Crystal clear water, stunning views, and mountainous terrain make for some great fishing experiences in northwest Montana. 

Fishing access sites monitored by Montana’s Fish, Wildlife & Parks, include Glen Lake, Sophie Lake, and Tetrault Lake. Also see information posted on the agency’s interactive map of fishing sites. For information on fishing regulations, species, and so on, see the state’s online guides. has a very comprehensive article on fly fishing in northwest Montana rivers, although the only river mentioned near the Eureka area is the Yaak. This site also covers the lakes mentioned above.

Glacier County MT, mentioned in our Maps & Guides section, has a page on fishing that covers just about everything you need to know, including etiquette and rules & regulations.

Dave Blackburn’s Kootenai Angler website has a wealth of information on fishing the Kootenai River. His outfitter, restaurant, and base for guide services is located 15 minutes north of Libby on MT Hwy 37. The website gives current river conditions, a blog for recent updates in the world of fishing, and anything else you need to know about enjoying fishing on the Kootenai.

For lake fishing, visit the U.S. Forest Service website covering “Lake and Pond Fishing.” Most pertinent to the Eureka area are the sections on the Koocanusa area and the Tobacco area. “Tobacco Valley Country” (page 37) has a detailed description of fishing on Lake Koocanusa. “What to See and Do near Eureka” has a section on the various lakes for fishing and boating.

Northwest Sports Center also has extensive information on local fishing, including snagging.


You can’t fish there, but the Murray Springs Fish Hatchery on Sophie Lake Road north of Eureka knows all about where the fish are in the area. “Tobacco Valley Country” has a full page (page 18) on the hatchery.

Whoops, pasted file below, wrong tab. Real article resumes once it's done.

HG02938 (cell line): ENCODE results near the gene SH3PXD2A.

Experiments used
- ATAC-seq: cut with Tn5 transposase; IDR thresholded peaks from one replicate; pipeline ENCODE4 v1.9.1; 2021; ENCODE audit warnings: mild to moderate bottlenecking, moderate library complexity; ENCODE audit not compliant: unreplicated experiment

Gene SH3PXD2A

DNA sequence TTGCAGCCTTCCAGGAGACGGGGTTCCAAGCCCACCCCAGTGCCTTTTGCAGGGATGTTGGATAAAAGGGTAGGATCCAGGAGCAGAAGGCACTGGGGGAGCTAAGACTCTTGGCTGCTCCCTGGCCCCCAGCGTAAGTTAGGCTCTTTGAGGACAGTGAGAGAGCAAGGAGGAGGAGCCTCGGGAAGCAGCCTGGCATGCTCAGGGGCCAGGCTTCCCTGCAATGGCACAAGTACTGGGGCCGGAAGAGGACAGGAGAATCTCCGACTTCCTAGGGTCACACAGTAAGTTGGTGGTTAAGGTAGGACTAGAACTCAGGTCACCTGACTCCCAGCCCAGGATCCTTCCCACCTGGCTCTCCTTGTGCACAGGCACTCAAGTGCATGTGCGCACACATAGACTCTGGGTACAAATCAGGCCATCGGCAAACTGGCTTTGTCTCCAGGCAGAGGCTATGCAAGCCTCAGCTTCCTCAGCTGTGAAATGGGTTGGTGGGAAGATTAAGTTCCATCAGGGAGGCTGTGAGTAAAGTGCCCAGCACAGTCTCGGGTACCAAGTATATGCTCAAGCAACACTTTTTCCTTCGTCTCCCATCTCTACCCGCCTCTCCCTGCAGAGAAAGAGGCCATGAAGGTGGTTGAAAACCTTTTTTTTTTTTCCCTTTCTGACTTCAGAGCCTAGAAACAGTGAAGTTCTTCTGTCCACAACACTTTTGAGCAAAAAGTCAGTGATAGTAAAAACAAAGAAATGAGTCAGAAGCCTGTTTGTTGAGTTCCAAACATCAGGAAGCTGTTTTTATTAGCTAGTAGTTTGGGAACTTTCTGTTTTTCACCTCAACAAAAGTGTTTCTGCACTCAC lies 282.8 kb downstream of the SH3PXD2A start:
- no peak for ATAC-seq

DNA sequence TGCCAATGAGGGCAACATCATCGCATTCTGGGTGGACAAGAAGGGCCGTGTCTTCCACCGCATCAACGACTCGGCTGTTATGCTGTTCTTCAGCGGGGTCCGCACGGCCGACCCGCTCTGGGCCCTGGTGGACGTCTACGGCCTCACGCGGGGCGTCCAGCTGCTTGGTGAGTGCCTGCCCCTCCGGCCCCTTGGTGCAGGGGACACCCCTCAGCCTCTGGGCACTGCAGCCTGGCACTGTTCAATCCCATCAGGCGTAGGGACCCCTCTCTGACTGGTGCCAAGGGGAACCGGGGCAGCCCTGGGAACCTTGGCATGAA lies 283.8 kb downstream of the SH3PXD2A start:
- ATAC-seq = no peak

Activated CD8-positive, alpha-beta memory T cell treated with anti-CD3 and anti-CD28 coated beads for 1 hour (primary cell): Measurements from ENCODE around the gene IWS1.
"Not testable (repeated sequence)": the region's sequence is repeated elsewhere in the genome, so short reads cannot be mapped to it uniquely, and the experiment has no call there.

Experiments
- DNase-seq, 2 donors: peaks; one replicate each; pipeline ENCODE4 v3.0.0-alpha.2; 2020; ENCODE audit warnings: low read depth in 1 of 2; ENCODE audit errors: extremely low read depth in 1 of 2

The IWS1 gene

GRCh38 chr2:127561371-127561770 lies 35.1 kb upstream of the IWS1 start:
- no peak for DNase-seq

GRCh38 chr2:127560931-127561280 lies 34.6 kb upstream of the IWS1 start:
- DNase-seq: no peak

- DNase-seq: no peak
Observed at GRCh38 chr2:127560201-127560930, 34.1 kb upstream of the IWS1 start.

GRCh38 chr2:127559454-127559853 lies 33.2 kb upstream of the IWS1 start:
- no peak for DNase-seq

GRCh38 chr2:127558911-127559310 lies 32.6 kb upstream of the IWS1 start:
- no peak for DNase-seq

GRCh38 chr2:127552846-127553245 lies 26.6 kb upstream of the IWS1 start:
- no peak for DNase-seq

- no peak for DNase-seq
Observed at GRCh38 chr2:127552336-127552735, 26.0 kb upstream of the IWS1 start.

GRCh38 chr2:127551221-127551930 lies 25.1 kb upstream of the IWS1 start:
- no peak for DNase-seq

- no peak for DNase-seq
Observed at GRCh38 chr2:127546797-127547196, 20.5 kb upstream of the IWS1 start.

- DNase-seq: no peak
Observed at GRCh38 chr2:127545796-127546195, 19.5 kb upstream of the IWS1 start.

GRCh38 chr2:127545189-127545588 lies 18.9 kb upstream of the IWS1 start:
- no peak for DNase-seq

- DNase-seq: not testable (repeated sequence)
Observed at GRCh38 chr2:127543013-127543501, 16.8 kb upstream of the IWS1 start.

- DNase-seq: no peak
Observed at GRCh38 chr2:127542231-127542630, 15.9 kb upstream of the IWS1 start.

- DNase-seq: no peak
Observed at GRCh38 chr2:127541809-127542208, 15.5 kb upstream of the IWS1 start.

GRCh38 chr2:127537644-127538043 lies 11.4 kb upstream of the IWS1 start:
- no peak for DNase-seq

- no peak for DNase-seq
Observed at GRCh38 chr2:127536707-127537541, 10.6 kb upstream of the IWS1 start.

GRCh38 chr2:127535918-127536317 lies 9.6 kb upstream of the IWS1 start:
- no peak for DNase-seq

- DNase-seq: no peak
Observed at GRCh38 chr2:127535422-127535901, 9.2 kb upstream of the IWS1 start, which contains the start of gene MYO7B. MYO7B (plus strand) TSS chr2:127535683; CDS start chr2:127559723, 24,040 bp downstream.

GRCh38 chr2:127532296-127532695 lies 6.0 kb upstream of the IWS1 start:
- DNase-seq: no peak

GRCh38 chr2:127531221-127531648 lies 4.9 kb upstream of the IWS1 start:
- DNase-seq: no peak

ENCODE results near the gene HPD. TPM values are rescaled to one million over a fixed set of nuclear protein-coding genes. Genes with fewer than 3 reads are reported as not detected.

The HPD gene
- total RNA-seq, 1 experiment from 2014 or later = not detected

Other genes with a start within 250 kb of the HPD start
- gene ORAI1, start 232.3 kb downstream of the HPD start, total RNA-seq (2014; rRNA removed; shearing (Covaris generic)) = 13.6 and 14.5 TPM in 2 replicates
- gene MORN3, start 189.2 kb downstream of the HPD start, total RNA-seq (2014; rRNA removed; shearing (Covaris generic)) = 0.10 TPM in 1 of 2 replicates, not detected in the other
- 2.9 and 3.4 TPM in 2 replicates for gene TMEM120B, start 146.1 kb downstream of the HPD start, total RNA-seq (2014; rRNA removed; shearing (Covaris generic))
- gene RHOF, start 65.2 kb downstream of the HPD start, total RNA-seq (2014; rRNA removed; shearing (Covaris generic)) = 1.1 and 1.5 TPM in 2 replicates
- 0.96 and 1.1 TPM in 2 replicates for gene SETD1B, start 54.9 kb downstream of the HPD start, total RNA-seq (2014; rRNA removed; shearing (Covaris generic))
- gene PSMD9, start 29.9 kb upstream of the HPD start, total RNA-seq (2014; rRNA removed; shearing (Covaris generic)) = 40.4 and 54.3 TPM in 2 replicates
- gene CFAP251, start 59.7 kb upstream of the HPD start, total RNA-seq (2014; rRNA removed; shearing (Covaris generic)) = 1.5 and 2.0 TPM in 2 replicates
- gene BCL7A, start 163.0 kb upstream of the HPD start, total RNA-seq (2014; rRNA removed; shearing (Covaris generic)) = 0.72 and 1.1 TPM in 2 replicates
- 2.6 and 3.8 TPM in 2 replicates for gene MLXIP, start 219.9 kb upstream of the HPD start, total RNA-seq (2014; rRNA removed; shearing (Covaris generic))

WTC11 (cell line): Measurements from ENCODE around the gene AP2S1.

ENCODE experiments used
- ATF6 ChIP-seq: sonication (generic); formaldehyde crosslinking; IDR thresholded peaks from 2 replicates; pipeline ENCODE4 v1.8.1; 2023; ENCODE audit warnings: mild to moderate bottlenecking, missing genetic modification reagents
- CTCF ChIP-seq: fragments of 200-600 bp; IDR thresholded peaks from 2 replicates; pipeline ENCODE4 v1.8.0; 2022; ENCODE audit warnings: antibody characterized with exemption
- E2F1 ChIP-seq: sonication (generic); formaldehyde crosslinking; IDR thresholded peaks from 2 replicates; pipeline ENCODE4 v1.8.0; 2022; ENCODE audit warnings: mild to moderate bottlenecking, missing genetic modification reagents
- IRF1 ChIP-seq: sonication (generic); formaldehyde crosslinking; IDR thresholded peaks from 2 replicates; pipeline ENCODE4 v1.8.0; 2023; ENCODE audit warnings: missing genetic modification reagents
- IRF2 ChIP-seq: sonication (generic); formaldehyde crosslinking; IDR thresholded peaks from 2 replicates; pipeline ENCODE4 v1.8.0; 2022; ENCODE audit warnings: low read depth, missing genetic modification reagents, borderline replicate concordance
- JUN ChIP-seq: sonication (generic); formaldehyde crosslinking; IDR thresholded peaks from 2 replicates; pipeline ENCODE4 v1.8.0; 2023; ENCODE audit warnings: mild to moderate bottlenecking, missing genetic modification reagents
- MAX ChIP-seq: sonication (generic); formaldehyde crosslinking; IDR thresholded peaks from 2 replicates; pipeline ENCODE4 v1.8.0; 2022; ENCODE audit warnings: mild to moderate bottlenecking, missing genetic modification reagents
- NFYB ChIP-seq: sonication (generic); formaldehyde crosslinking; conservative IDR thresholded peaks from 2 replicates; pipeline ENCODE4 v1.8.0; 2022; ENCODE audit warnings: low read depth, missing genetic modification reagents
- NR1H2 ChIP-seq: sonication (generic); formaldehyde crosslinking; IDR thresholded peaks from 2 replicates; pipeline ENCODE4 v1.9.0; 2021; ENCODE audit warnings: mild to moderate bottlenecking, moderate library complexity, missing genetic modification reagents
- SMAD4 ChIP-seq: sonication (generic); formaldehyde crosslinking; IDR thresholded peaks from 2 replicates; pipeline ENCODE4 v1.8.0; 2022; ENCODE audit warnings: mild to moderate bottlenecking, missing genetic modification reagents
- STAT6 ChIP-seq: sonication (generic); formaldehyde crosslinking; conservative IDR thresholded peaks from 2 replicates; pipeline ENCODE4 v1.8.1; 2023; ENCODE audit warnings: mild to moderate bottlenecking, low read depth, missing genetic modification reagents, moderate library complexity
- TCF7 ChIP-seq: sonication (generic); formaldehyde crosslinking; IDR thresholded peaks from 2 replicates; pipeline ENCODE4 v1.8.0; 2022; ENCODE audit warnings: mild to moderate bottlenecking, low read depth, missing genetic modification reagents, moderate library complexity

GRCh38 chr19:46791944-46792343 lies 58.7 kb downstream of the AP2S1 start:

Call first for hours if you plan on visiting. 406-889-3489.

Lots of information at their website.

A popular fall season activity in northwestern Montana is snagging – or catching spawning salmon by scooping them out of the water with a hook and line. Small salmon spawn in the Tobacco River, and snagging is usually done on private property. A great source of information on snagging is through Northwest Sports Center,  located in Eureka.

Ice fishing has its own rules and regulations, and has a comprehensive checklist for this sport.

Lakes in the Eureka area are usually small enough to freeze over in winter. Among these, Dickey Lake and Murphy Lake are visible from Route 93. According to, “Dickey is good for salmon and rainbows, Murphy has pike & bass.”

Lake Koocanusa is too large to freeze over in the winter and thus continues to be a spot for launching a boat.

A valuable website for ice fishing is Kootenai Country, which gives information on fish species by body of water.